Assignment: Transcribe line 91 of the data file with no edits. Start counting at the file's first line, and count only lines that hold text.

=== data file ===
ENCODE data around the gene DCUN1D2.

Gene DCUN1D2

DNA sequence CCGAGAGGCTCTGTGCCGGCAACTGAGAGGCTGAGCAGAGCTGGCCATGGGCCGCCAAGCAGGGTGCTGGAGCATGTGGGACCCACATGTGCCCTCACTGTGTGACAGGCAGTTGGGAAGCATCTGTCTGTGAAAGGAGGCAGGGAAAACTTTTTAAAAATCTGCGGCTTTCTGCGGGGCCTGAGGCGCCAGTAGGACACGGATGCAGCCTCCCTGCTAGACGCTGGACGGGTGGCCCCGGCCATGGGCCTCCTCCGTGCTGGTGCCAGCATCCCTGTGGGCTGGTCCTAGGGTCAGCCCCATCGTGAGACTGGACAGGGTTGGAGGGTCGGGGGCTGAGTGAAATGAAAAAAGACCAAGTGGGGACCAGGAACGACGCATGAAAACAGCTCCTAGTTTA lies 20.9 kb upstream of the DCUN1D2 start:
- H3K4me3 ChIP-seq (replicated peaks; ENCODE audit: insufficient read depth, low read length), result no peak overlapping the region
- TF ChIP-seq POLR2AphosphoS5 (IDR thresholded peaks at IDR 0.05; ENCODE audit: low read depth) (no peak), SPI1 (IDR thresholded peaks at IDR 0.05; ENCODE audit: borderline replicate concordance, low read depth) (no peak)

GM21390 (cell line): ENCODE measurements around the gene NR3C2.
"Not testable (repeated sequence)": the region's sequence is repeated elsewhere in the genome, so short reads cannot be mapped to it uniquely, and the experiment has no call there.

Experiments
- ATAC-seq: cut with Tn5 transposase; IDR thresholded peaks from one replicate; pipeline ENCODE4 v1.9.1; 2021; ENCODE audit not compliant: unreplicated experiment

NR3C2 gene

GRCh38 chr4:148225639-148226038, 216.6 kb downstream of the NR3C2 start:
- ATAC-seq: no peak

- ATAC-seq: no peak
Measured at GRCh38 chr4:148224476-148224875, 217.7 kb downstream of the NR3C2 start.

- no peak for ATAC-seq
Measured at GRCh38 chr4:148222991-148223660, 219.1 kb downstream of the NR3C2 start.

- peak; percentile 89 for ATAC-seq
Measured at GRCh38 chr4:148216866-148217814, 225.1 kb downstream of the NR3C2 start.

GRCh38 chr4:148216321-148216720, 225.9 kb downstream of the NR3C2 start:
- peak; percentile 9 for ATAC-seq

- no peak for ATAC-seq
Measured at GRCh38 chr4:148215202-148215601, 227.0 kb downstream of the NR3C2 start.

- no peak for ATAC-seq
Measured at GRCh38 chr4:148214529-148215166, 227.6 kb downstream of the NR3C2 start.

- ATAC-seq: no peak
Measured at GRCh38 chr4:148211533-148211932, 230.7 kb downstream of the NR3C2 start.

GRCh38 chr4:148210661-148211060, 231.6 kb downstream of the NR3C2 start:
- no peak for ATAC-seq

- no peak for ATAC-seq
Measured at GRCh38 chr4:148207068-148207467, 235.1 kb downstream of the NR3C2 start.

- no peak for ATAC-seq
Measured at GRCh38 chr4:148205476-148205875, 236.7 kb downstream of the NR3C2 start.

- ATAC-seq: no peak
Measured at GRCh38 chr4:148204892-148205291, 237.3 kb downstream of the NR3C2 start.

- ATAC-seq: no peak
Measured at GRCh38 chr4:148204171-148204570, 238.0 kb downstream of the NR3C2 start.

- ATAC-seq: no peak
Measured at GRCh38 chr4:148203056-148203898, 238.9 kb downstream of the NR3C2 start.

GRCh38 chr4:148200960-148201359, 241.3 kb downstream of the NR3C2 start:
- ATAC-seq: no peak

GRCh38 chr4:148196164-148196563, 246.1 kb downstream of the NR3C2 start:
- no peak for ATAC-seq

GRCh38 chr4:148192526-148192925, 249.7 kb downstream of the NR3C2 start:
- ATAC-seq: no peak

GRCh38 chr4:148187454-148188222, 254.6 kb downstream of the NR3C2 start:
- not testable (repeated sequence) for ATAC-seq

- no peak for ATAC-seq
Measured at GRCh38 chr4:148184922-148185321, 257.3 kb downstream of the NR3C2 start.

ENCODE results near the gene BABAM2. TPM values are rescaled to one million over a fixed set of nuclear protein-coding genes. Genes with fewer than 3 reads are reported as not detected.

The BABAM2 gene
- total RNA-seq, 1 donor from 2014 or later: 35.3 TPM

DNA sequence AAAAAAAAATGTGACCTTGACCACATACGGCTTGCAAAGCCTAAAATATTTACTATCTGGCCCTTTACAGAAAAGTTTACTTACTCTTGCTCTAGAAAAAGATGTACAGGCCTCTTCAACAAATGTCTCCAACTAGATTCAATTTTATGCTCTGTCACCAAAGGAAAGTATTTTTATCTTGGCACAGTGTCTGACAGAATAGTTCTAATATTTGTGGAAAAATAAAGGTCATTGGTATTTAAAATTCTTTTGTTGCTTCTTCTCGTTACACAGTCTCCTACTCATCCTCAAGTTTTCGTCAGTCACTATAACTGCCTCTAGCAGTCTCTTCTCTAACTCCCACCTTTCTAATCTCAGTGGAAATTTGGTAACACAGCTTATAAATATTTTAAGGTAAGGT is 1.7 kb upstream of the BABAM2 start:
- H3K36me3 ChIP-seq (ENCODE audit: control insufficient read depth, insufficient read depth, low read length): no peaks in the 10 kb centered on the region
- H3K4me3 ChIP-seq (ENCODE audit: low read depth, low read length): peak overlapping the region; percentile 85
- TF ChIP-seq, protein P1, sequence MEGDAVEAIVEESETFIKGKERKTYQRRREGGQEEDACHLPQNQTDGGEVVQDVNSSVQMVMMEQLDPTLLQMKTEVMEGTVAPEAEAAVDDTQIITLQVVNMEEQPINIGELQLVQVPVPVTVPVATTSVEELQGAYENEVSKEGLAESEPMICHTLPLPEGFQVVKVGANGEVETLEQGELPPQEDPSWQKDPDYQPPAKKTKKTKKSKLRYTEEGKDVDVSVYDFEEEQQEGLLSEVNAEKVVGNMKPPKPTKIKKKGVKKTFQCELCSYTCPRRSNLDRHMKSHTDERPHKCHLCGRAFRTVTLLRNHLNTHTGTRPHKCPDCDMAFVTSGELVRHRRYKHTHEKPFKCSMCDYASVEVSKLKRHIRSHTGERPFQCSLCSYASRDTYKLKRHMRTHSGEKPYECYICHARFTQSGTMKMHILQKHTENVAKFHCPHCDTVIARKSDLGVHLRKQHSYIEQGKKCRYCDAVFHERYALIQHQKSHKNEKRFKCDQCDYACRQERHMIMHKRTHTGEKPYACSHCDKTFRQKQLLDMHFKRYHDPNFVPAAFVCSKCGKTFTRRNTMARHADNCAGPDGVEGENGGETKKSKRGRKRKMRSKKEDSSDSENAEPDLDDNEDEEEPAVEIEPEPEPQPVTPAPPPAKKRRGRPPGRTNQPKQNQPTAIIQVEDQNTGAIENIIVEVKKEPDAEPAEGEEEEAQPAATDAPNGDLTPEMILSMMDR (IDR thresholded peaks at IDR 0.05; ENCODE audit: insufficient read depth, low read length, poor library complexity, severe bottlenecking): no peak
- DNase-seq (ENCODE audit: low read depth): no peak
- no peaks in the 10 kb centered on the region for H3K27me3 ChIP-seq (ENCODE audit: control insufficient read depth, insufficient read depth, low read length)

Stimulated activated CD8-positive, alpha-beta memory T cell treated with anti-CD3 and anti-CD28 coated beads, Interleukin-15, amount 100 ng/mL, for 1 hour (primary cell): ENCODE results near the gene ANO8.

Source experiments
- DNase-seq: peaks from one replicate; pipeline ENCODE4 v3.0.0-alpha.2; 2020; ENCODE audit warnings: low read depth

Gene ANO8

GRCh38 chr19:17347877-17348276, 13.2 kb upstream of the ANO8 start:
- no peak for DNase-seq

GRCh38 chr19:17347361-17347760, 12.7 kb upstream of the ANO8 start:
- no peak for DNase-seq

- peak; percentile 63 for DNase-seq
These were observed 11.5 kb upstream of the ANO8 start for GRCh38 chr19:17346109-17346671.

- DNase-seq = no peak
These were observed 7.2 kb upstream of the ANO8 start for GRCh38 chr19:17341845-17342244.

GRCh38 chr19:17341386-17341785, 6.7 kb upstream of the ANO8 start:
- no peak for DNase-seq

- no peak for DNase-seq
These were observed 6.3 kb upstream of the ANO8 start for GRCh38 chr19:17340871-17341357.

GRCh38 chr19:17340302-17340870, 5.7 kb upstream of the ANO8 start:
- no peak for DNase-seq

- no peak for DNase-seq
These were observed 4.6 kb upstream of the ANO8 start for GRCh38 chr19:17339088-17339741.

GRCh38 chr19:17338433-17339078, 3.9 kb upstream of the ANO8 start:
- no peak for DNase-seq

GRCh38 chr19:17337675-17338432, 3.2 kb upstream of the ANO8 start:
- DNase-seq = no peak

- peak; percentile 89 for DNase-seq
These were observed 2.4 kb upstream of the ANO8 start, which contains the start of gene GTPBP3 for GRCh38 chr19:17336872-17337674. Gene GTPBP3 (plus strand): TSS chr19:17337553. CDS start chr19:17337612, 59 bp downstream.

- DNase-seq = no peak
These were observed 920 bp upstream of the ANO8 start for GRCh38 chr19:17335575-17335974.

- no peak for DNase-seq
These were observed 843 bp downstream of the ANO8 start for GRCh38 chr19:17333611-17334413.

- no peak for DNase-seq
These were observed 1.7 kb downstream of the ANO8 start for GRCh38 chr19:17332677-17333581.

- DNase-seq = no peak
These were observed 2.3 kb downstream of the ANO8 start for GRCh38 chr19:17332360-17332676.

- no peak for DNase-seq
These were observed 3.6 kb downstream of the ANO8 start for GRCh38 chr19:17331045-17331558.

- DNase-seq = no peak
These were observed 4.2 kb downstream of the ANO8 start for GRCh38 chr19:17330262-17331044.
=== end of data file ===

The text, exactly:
These were observed 2.3 kb downstream of the ANO8 start for GRCh38 chr19:17332360-17332676.